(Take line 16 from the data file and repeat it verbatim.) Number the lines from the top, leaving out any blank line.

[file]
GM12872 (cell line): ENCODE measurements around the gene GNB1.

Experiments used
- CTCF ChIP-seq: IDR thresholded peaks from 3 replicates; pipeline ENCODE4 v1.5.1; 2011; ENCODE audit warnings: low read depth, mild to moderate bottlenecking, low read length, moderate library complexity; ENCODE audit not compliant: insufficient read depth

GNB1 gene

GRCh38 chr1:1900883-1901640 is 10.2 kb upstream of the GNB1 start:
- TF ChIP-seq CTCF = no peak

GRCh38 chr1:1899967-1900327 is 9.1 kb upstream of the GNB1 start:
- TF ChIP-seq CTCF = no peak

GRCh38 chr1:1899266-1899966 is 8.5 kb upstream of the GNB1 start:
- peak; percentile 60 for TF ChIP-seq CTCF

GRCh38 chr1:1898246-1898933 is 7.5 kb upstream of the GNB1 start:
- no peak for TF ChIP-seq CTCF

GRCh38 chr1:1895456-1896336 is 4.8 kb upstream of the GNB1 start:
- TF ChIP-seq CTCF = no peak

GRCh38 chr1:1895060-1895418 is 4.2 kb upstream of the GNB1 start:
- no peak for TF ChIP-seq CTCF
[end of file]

- no peak for TF ChIP-seq CTCF